Hourman flashed her a grin. “Byproduct of our line of work. So, this is King,” he said looking at the man asleep on the cot. “Funny, he’s not what I expected.”
“He gets that a lot,” Abigail laughed.
The man of the hour turned to see Richard Raleigh waiting patiently. The professor held out his hand.
The smile left Hourman’s face as he took Richard’s hand in his. “You don’t know how long I have dreaded this moment,” he said.
“Excuse me,” Professor Raleigh said.
“I am so sorry,” Hourman told him. “If I could have just broken free a few seconds earlier, Blitzkrieg wouldn’t have… your dad wouldn’t… I’m so sorry.”
Richard was silent for several moments. “My father was a hero,” he said at length. “If he hadn’t done what he did, Blitzkrieg would have probably murdered all of you.”
“All these years, I have been afraid you hated me. I couldn’t bear the thought of facing you.”
Richard placed his hand on the hero’s shoulder. “For the longest time, I did hate you. I hated all heroes, for that matter. Then I found out, from a very trustworthy source, how much my father was respected. Now, I’m just glad his life meant something, and he died for what he believed in.”
Hourman embraced the son of his fallen comrade. “Despite my shame, the Red Bee has always been my personal hero.”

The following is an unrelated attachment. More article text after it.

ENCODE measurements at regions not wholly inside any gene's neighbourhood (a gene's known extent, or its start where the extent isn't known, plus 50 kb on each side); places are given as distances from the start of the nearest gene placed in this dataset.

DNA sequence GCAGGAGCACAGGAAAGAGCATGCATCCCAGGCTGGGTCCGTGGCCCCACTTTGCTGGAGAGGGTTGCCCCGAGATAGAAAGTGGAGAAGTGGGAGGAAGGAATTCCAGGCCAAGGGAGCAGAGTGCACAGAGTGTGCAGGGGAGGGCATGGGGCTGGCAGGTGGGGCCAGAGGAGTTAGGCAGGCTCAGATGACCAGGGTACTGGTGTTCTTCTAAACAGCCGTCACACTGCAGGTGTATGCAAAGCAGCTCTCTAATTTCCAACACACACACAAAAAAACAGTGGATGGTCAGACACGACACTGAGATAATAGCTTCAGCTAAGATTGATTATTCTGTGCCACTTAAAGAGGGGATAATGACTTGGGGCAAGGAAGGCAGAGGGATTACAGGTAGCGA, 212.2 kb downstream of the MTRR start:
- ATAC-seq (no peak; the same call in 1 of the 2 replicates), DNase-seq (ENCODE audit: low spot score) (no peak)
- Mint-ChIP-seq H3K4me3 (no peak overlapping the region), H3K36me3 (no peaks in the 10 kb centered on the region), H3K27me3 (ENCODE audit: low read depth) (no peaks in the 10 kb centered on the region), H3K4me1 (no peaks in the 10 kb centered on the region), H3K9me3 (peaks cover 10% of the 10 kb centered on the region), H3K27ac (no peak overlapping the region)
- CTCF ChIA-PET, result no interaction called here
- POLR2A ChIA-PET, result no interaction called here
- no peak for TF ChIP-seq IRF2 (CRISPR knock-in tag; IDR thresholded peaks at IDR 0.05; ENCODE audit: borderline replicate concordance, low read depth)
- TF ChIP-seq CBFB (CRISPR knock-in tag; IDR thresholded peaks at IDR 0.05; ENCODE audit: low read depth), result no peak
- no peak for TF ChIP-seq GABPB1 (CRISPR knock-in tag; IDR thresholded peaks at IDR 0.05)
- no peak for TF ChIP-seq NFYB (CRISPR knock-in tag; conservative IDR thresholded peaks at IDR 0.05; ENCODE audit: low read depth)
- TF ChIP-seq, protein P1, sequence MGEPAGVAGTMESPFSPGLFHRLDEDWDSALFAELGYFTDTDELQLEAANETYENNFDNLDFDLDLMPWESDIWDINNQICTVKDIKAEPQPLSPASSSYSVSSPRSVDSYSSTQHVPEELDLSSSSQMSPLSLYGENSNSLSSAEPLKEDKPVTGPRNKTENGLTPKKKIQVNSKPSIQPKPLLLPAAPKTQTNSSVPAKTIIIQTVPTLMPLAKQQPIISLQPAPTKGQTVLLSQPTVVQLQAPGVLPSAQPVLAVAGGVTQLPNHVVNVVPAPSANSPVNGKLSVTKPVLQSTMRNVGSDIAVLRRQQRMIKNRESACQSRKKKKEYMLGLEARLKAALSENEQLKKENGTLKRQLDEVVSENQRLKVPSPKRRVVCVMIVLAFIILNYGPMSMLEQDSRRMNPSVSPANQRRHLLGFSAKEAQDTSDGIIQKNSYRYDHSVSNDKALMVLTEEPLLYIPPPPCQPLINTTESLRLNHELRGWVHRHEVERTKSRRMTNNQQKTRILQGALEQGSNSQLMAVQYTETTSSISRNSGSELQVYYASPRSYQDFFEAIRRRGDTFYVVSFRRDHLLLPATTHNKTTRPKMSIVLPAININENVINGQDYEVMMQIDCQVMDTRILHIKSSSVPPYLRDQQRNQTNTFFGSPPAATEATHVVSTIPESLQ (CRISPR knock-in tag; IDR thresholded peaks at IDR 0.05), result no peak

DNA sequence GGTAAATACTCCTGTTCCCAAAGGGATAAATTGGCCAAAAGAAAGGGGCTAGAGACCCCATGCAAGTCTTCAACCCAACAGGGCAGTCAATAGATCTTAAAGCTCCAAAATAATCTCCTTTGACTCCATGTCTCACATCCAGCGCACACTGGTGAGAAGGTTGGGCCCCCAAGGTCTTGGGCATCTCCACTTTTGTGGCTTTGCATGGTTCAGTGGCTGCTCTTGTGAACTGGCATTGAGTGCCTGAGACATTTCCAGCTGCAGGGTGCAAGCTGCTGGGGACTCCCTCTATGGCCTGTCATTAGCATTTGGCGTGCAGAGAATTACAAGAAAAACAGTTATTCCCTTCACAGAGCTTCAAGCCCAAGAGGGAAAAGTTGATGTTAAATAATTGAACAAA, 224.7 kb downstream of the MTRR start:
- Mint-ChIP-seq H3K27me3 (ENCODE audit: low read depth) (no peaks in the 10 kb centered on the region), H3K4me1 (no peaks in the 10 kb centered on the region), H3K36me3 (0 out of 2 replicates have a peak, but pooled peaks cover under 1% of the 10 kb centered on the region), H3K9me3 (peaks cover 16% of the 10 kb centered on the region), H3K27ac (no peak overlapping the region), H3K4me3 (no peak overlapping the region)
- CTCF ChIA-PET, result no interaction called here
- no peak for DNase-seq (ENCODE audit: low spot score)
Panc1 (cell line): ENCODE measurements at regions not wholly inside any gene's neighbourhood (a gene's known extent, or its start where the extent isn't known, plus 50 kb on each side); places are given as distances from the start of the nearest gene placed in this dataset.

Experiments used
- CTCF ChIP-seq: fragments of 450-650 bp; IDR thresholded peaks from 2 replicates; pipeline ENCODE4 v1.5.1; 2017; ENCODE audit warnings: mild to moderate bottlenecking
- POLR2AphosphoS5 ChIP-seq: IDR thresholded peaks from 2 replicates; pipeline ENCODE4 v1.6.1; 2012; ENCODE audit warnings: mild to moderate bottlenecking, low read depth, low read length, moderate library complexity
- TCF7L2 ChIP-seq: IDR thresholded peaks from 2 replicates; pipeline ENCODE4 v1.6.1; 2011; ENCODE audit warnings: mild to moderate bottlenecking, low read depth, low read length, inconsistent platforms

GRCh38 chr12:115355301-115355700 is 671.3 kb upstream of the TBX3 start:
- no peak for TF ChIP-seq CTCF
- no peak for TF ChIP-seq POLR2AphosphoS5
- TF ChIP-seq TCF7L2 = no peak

After a moment, the two men stepped back.
Doctor Occult spoke. “So, how did you know we would be here?”
“Ah, yes,” Hourman said, suddenly remembering the reason he was here. “You can thank Doctor Fate for that. And for this,” he added as he pulled a book from beneath his cloak.
Occult took the book and flipped through it. “This is a book of arcane incantations.”
“He said there was something in there that would remove the taint of the wolf from those you encountered.”
“But how did he know…?” Doctor Occult began.
“He said that the Symbol of the Seven has a rather unique energy signature,” Hourman said, answering the partially asked question. “He put two and two together and figured that you had the werewolf situation under control.”
Doctor Occult smiled at Abigail. “I think I found what Fate was talking about. Your husband should be right as rain in no time.”
“How can we thank you?” the Hood asked.
Hourman looked around the Torpedo. “Well, it’s a long way home, and I could use a ride.”